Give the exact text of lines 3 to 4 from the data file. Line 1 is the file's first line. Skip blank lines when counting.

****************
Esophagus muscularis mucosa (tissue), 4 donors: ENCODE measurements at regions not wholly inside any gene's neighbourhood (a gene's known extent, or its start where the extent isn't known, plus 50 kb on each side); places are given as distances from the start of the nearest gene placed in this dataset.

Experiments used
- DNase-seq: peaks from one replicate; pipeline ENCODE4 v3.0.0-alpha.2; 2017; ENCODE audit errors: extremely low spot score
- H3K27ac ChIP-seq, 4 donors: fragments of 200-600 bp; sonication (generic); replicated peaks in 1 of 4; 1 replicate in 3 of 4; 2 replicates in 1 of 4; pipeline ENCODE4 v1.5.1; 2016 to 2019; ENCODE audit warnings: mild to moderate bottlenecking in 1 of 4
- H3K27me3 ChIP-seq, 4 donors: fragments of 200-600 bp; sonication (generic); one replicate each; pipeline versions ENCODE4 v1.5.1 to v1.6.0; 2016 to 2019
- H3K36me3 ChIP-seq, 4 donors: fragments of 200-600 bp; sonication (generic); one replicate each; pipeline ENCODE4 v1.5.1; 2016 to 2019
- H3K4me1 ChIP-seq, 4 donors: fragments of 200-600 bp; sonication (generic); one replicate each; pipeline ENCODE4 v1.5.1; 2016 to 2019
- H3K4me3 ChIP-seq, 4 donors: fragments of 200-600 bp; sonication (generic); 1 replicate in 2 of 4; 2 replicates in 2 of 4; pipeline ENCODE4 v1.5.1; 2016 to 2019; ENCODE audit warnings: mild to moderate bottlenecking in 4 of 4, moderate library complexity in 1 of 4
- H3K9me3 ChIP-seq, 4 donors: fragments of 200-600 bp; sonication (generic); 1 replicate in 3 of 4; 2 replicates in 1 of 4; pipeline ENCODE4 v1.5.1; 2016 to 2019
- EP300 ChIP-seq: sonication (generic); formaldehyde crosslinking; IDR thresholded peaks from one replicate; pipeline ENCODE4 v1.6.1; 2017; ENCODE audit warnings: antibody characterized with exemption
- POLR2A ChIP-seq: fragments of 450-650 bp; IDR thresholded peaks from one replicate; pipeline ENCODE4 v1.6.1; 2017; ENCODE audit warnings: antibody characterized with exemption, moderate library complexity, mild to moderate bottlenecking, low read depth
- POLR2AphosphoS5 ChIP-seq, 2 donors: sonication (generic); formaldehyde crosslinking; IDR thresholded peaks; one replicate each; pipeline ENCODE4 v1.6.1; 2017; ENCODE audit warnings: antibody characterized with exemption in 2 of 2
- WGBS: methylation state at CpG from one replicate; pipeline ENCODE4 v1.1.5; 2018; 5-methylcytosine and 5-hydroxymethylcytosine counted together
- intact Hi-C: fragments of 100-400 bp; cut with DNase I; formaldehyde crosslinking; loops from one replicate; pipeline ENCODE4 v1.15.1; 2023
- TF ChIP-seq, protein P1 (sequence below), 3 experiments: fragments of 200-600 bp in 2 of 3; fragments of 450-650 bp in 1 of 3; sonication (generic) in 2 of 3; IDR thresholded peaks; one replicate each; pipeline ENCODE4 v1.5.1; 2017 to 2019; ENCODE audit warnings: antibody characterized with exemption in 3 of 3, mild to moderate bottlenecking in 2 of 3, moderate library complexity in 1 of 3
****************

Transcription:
- DNase-seq: peaks from one replicate; pipeline ENCODE4 v3.0.0-alpha.2; 2017; ENCODE audit errors: extremely low spot score
- H3K27ac ChIP-seq, 4 donors: fragments of 200-600 bp; sonication (generic); replicated peaks in 1 of 4; 1 replicate in 3 of 4; 2 replicates in 1 of 4; pipeline ENCODE4 v1.5.1; 2016 to 2019; ENCODE audit warnings: mild to moderate bottlenecking in 1 of 4